When watching grown-up TV with your kid goes wrong, #2: National Geographic: Volcano!
Previously on “When watching grown-up TV with your kid goes wrong” — watching cyclists crash at the Tour de France.
So. The traveling Pompeii exhibit came to the Museum of Science in Boston over the winter (I know I’m late, but I didn’t have a blog over the winter), and we took C to see it. Mainly, I must admit, because I wanted to see it. I love Italy and ancient history, so it was a good excuse for a kid outing which would feature something I might enjoy. And I love the MoS, but was excited to skip my googleplex visit to the space capsule that every kid in Boston climbs in and out of a googleplex times, and see something new.
C was a good sport and perused the exhibit’s displays of Roman art. He was surprisingly interested; he asked questions, and let me explain what a fresco is (“Oh dear mother! You learned ever so much in college! ‘Twas not all in vain! Enlighten me further!”).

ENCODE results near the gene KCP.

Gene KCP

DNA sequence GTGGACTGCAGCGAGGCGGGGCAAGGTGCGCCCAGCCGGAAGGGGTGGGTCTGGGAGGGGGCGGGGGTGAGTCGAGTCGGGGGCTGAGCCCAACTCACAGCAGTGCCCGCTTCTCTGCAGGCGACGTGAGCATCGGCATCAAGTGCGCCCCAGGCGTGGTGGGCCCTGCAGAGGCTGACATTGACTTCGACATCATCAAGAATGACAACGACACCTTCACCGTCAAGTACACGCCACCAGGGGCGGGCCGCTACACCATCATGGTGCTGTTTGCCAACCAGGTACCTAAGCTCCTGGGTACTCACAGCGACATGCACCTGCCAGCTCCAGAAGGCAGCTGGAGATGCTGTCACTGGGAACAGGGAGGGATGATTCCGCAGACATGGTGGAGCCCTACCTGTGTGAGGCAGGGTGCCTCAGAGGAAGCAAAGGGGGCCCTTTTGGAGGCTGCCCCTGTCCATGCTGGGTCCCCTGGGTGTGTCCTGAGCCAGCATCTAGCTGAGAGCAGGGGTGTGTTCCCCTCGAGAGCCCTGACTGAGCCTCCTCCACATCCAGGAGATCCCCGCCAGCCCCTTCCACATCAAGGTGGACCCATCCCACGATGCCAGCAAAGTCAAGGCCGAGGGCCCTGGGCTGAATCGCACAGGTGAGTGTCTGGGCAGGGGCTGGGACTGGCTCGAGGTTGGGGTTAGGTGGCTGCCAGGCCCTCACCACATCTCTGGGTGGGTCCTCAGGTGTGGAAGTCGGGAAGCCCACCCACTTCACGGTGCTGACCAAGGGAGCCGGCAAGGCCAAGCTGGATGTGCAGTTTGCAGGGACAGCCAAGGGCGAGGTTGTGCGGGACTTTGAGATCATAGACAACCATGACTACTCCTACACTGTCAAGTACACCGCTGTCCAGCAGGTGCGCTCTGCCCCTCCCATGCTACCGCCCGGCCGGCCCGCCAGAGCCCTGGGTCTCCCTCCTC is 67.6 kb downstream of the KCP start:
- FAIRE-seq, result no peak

But then we came to a video, playing on a loop in a darkened alcove, recreating the events of August 24, 79 BCE. The scene opens on a quiet Campanian summer day. Then, a distant rumble! It quickly ramped up to buildings crumbling, a lone statue teetering on a roof and falling, rampant fire, and a finally, a carpet of blackness rolling toward the viewer. And, scene. And, scene. And, scene. We watched it several times. It was romantically eerie. C was captivated.